Another added that having that pup around provides light at the end of the tunnel. “No matter how angry, sad, or lonely I can get. As soon as I step in the cell with my dog, all of the days gloom and negativity get washed away after a few moments of wrestling or playing with the dog.”

A third handler wrote this, “My biggest worry is that they go to a good home. I get so attached and invested I hate to see them go, but the thought of them getting a good home helps a lot.”

The puppies have a positive impact on everyone. Another handler explained, “Not only has the program been beneficial and enjoyable to me, but it’s clear to see the joy it brings to the rest of the facility as well.”

Karen added her perspective. “I think it is heartwarming to see a big burly tattoo-covered man sweet talk and oogle over a puppy. It brings them such joy to show us everything that they have taught them. It is a big responsibility to care for a puppy, and they welcome them with open arms, and they seem to love every minute of it.”

 

K-9 Corrections

 

For dogs that need personality or behavioral tweaking, PMHSKC’s K-9 Corrections affords them the opportunity to become well-mannered and well-trained, thus increasing their adoptability. Trainer Marie Finnegan relays positive training tools to the screened and selected inmate handlers. She said over 100 dogs have gone through the program, and they’ve run the gamut in breeds, sizes, and behavioral issues.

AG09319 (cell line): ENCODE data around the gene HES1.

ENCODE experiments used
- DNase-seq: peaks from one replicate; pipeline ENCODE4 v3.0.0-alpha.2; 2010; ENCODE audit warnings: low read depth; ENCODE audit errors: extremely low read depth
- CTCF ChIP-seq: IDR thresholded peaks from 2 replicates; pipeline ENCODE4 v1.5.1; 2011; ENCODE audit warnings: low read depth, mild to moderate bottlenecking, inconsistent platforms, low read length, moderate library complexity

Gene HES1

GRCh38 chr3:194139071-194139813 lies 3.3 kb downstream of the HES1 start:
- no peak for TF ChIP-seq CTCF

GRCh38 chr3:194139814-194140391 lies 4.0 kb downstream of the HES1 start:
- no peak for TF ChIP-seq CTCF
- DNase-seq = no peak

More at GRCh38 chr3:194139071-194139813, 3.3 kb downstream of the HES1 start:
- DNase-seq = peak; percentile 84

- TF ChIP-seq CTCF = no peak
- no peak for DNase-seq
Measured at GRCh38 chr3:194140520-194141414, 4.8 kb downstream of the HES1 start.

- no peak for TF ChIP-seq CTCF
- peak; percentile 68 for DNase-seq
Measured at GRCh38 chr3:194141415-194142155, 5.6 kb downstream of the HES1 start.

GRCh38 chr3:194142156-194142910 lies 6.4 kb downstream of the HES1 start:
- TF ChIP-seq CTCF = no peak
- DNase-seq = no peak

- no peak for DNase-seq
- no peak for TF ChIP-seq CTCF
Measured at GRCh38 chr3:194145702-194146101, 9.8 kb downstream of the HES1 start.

Each dog has a team of handlers. There’s a primary and secondary, sometimes even a third. Marie explained that handlers may need team members to care for their dogs while they’re at their jobs. K-9 Corrections also utilize crates for the dogs, and they rotate living with the two or three handlers in their cells.

Training duration varies according to the dog’s needs. Marie said, in addition to crate training, they’re schooled on basic obedience and leash walking skills. The handlers also teach their dogs to ring a bell when they need to go outdoors, a neat tool that can be used once they’re adopted, and they teach a lot of tricks, not just for the dog’s mental stimulation, either.

“Tricks help dogs get adopted quickly…People think [the dog is] brilliant when it does a trick,” explained Marie.

The K-9 Corrections dogs affect their handlers positively. “It teaches empathy…it makes them more human,” said Marie. She added that if you look at the K-9 Corrections Facebook pictures, there’s apparent differences. Those that appear stiff are most likely newer handlers. The faces with the big smiles have had their dogs for a while and are more relaxed. The canines have worked their way into their handler’s hearts.

While the training process benefits the dogs, increasing their adoptability, it soothes other inmates and the overall prison environment. Marie explained that the inmates may be rowdy even when they’re in their cells, but if there’s a dog in the outer area, the animal can calm and quiet them. Many will look out, interested in watching the dog.

She also recounted the story of Chip, a happy black Lab that was one of the first through their program. The jovial, bouncy dog often went to the mental health unit during his training to cheer those inmates, and Marie was along on one such visit.

They approached a gentleman with badly scarred arms, and Chip’s demeanor immediately changed. He gently crawled into the man’s lap as if to give him a big hug. Marie served in the Marine Corps, a tougher sort, and isn’t known as a touchy-feely kind of gal, but that moment touched her so, she admitted she had to keep her tears in check.

“It really spoke to the power of dogs and how they can change, bond, and provide the comfort that even another person cannot do.”